For my Data Management students, these opportunities will not last long. Transform or die.
How to Transform a Traditional Giant into a Digital One
If you’re not turning your company into a “math house” you’re headed for serious trouble. Every industry will soon be driven by digitization and every winning company will be using algorithms, or mathematical rules for processing information, to shape the end-to-end customer experience. Any advantages you have now will pale in comparison with a great set of algorithms that differentiates the customer experience. It is the algorithms that will create value for the business.

Perspective. Has Amazon reinvented TV as it was in the 1960's?
Amazon Debuts Its First Original Show With Ads, Hinting at a New, Free Video Business
Amazon has spent billions to create and acquire TV shows that it shows without ads to boost the value of its Prime membership program. Now, for the first time, it has unveiled an original video series that will be supported by ads and live outside Prime’s walls.
On Thursday, the company released the first episode of Season 3 of “The Fashion Fund,” a 10-episode reality show series produced by Conde Nast Entertainment that follows top fashion design contestants as they compete for a $400,000 grand prize. The show is available for free to anyone who visits, so long as they are willing to sit through a few minutes of commercials.

Watching the industry flounder.
Hack Education Weekly News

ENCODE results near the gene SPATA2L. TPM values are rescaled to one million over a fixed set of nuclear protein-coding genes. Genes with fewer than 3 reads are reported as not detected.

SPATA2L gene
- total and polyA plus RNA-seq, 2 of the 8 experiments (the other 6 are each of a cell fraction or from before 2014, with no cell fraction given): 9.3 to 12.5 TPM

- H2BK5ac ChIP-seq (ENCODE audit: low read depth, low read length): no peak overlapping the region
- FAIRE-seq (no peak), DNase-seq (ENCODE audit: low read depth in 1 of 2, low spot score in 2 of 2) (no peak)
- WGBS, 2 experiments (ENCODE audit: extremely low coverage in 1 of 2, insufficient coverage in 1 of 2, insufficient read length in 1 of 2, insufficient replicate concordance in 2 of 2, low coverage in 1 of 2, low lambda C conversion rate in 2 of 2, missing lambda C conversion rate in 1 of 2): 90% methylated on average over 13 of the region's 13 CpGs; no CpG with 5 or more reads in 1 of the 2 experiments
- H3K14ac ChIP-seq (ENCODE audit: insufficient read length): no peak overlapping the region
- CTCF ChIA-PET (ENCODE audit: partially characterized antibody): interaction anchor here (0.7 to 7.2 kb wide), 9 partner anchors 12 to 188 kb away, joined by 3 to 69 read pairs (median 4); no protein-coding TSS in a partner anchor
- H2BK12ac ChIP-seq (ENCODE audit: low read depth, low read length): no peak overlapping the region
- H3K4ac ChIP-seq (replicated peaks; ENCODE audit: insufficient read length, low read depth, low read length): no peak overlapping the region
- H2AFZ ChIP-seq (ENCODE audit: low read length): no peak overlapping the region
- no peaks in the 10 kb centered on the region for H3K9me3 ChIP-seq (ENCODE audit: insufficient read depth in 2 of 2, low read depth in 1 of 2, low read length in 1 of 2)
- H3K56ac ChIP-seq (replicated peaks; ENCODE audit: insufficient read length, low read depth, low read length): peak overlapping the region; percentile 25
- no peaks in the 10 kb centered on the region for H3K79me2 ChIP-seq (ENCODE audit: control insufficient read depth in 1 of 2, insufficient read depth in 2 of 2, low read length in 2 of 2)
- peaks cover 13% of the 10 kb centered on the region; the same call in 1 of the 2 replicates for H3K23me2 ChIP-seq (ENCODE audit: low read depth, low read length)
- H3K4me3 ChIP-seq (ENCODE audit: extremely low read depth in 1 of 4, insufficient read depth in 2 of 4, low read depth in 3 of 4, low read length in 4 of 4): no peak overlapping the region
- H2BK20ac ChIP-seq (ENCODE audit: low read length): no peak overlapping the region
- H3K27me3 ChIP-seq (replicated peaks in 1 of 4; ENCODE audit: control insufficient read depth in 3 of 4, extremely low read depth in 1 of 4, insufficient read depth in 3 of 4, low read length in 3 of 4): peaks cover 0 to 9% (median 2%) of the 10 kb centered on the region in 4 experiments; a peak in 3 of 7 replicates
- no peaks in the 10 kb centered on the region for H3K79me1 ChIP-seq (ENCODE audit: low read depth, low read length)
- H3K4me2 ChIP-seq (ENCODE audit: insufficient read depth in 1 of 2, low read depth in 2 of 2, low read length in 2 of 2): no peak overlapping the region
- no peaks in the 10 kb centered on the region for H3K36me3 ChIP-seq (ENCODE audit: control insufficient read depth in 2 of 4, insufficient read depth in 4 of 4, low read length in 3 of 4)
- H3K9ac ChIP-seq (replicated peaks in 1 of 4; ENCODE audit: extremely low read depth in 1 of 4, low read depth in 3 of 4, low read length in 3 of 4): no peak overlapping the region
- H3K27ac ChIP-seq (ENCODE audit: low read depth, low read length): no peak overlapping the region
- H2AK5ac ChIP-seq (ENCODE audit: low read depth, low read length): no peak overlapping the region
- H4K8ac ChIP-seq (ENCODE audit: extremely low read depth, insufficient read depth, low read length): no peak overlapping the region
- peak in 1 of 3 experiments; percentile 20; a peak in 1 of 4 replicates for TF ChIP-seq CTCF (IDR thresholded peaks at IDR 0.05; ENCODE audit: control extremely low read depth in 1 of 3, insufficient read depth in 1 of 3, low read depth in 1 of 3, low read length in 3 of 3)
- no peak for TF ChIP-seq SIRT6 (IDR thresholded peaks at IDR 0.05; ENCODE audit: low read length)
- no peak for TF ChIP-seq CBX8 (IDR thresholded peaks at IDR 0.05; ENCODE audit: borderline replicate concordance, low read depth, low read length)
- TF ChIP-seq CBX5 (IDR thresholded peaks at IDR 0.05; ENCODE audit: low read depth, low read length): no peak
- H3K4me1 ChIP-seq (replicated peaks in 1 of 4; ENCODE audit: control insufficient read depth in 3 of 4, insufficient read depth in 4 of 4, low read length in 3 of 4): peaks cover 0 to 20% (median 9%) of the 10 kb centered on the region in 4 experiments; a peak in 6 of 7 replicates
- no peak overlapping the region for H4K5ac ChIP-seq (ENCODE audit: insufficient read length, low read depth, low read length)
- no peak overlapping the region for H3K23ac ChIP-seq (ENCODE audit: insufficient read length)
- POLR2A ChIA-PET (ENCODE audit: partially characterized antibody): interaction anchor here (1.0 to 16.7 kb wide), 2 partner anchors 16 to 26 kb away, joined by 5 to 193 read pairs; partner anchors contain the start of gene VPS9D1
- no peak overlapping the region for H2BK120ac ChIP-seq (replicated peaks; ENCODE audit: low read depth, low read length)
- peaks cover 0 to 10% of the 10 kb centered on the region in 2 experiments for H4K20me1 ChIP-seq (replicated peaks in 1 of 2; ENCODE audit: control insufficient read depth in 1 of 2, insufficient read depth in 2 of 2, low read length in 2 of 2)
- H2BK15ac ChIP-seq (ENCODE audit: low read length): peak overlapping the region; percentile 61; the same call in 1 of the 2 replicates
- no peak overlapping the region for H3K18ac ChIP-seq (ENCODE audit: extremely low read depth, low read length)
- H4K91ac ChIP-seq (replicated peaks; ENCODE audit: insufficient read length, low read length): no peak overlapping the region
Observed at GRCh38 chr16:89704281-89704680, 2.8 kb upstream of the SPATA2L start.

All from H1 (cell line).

… The Chicago Board of Education has unanimously approved the addition of computer science as a graduation requirement for all CPS students beginning with next year’s freshmen.
… “Public Universities Struggle Without State Aid Amid Illinois Budget Crisis,” NPR reports. Earlier this week, Chicago State University said that it was going to have to end of the semester early because of the budget impasse. But as of today, “Chicago State University Sends Layoff Notices To All Employees.”
Via Boing Boing: “NH bill would explicitly allow libraries to run Tor exit nodes.” [Browse free or die! Bob]
… Harvard will no longer use the phrase “house masters” to describe dorm administrators. [Because: slavery. Bob]
David Perry has published a chilling set of slides from the University of Houston explaining how faculty should respond to the new law-of-the-land in Texas that allows people to carry concealed weapons on (public university) campuses in the state.